As the Torah Turns
Rabbi Lader’s Weekly D’var Torah
Devarim – Deuteronomy – Deut. 1:1-3:22 (Jul. 16/17)
This week we begin the book of Devarim – Deuteronomy – Deut. 1:1-3:22. Moses begins his series of orations to the people of Israel as they are about to enter the Promised Land. He begins with recalling the past forty years, starting with Sinai, and reminds the people that he could not lead them alone and without help, saying: “Pick from each of your tribes people who are wise, insightful, and seasoned…” (Deut. 1:13) And they did. What does it mean to be wise? Is it insight? Good judgement? Common sense? An orderly and balanced sense? The Mishnah (Pirke Avot 5:9) teaches –
A fool and a sage both have seven traits:
The wise never speak before the wiser.
They do not interrupt their companions;
they are not afraid to reply;
they ask to the point and reply as they should;
they speak of first things first and last things last.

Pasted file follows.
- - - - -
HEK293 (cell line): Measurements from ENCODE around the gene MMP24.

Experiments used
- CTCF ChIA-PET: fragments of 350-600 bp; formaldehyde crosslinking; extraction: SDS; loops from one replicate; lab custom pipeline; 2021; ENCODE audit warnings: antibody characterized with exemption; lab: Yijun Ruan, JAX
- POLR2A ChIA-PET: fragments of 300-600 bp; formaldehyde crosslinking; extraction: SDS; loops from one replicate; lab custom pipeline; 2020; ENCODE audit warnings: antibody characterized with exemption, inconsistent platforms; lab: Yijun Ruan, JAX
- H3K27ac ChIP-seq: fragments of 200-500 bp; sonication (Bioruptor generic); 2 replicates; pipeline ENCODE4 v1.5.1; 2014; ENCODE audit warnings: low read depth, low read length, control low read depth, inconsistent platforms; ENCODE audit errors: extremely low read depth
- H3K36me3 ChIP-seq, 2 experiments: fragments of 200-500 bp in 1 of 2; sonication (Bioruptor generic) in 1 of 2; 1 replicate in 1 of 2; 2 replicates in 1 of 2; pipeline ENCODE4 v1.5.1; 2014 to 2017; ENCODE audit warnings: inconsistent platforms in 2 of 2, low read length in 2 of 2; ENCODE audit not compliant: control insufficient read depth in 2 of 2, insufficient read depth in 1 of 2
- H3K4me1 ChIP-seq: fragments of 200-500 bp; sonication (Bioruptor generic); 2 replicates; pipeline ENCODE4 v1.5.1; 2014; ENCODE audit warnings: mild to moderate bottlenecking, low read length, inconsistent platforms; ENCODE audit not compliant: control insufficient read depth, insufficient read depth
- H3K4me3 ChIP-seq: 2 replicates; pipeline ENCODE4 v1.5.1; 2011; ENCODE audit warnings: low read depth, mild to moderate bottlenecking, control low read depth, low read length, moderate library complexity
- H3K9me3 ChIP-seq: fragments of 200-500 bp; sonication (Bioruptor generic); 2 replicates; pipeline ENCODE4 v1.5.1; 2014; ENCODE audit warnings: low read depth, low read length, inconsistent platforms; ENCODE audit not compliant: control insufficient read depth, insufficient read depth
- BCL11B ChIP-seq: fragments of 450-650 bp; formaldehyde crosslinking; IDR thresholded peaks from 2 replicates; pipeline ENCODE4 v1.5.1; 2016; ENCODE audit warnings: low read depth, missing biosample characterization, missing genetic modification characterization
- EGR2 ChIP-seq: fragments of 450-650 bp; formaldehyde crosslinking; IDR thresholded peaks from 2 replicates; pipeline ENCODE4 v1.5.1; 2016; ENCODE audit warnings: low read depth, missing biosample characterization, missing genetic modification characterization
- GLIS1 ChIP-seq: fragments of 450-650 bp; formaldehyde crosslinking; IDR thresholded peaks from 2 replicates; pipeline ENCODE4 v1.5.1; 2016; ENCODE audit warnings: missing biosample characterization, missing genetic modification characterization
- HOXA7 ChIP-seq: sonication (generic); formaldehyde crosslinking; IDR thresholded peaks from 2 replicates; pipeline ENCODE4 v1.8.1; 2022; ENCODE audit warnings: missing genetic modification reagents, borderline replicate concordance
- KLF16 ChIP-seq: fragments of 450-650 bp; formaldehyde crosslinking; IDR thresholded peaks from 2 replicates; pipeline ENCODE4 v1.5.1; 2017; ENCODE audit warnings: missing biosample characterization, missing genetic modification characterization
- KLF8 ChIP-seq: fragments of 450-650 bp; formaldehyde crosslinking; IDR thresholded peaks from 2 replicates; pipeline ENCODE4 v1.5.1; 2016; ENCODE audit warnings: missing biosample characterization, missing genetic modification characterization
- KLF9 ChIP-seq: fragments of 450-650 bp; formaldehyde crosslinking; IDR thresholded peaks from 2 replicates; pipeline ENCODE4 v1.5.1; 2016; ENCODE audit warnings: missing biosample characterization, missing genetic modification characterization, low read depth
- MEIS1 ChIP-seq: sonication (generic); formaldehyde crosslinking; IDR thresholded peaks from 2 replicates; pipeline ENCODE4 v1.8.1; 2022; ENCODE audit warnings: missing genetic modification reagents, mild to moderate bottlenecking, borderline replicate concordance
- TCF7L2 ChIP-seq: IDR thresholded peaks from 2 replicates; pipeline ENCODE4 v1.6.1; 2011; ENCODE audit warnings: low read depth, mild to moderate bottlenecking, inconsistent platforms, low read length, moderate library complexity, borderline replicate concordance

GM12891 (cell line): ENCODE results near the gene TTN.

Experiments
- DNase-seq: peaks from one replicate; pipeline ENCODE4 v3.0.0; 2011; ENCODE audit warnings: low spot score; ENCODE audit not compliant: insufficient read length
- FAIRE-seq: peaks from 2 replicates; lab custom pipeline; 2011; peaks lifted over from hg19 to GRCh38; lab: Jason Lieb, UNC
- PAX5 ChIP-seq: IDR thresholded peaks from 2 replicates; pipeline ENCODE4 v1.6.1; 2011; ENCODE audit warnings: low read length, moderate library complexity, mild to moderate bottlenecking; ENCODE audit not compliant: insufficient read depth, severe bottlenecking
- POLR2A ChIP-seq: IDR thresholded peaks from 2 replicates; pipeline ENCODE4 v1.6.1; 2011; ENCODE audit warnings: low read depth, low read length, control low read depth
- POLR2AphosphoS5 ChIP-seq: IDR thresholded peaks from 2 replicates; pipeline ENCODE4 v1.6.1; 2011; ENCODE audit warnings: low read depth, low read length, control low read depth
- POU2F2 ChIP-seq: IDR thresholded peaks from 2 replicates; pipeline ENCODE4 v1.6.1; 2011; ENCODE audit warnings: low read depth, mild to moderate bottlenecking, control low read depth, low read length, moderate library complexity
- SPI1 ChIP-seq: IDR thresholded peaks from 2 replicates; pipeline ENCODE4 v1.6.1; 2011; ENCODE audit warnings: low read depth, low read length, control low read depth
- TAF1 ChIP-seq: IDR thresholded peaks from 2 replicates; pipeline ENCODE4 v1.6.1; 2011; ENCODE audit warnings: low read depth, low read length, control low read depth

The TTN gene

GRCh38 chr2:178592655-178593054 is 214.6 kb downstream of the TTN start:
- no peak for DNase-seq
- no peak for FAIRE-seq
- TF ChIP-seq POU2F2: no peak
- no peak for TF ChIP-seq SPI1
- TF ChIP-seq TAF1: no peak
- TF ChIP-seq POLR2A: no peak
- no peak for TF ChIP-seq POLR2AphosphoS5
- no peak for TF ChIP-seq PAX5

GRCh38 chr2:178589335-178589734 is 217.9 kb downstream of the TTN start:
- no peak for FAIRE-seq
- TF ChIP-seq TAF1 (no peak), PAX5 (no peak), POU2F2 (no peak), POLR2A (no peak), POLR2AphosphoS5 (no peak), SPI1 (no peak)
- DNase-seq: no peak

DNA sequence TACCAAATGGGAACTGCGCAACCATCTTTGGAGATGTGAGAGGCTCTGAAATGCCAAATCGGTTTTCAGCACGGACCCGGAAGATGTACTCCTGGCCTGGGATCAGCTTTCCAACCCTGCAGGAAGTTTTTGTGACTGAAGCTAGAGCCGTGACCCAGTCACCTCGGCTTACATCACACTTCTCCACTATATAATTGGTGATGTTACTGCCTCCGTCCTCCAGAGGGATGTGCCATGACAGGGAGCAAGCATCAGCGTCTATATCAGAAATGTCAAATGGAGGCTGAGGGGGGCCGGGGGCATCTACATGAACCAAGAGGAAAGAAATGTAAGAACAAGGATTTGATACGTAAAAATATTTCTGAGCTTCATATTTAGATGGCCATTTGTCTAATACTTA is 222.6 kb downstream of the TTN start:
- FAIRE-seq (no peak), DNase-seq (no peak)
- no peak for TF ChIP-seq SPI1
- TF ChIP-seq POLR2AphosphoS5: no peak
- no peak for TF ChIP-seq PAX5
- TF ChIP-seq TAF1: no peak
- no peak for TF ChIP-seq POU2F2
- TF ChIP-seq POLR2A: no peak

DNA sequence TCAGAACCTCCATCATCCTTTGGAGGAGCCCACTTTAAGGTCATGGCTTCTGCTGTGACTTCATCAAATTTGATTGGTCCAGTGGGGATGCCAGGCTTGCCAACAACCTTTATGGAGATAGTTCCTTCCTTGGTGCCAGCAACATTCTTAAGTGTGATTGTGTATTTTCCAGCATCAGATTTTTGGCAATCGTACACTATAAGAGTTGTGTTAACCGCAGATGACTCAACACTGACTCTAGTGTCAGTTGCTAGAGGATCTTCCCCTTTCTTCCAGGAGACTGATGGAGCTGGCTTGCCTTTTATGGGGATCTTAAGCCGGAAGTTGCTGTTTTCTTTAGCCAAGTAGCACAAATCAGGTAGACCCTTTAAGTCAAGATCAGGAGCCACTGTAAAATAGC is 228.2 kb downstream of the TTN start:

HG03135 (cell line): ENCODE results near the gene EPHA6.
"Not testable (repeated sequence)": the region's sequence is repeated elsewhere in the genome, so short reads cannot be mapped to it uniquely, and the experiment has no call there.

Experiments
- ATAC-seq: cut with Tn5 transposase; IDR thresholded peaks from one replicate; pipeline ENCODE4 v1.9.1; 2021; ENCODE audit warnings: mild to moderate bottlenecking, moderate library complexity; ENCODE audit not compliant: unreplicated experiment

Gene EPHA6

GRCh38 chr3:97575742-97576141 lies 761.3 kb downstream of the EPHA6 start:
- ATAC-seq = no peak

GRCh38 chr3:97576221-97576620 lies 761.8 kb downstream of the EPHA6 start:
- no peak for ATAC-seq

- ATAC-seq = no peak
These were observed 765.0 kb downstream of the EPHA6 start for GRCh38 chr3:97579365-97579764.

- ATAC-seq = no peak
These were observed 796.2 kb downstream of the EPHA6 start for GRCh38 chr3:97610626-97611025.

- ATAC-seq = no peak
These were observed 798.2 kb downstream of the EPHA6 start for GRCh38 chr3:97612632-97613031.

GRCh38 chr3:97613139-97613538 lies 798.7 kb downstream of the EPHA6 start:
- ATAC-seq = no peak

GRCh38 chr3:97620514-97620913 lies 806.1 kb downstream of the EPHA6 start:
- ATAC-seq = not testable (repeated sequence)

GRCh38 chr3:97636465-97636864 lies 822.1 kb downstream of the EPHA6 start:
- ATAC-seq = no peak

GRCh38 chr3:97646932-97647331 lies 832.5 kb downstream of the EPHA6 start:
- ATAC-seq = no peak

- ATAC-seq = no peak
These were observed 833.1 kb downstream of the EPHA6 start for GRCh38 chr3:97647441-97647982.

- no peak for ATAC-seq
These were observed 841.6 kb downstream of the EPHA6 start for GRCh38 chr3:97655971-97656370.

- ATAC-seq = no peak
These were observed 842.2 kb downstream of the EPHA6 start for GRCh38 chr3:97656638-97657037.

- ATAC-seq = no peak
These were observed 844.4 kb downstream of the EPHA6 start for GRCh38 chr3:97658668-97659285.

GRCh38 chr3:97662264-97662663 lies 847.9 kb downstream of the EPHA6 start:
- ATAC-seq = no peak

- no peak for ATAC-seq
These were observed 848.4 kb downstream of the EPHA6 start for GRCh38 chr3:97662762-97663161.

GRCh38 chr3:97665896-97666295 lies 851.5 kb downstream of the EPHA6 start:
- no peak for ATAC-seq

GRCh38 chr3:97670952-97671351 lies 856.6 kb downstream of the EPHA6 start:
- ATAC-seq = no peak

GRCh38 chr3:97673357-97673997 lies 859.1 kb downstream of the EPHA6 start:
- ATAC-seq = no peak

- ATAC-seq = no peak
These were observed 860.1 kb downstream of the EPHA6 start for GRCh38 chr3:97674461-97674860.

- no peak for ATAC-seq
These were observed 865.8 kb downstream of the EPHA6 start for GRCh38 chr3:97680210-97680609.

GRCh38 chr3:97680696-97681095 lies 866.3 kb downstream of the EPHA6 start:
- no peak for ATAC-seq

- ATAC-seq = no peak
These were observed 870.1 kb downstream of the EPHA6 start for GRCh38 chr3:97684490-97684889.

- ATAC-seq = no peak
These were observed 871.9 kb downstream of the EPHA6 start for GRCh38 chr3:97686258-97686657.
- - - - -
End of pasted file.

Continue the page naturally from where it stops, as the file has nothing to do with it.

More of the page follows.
If they have not heard they say I have not heard.
They acknowledge the truth.
The reverse is true of fools.
And Rabbi Chaim Stern teaches, in Day By Day – his collection of daily insights on the weekly Torah portion; this one in preparation for Shabbat:
How can I be at rest when I am jumping to conclusions? Keep me from knowing before I know, from arriving before I get there; teach me that I must earn my wisdom by attending to my experience; and although the only experience I can have is my own, show me how to learn from the experience of others, and thus make it my own.
Perhaps true wisdom is balance, humility, learning from one’s own experiences, being open to new experiences, and always seeking to learn more.
From Previous Weeks
We walk in the footsteps of the Rabbis who understood the damage done by extremism.
What makes the unseen seen? What makes the unknown known?
Can you spot the difference?
…great leaders like Moses do not direct attention to themselves but focus our gaze upwards…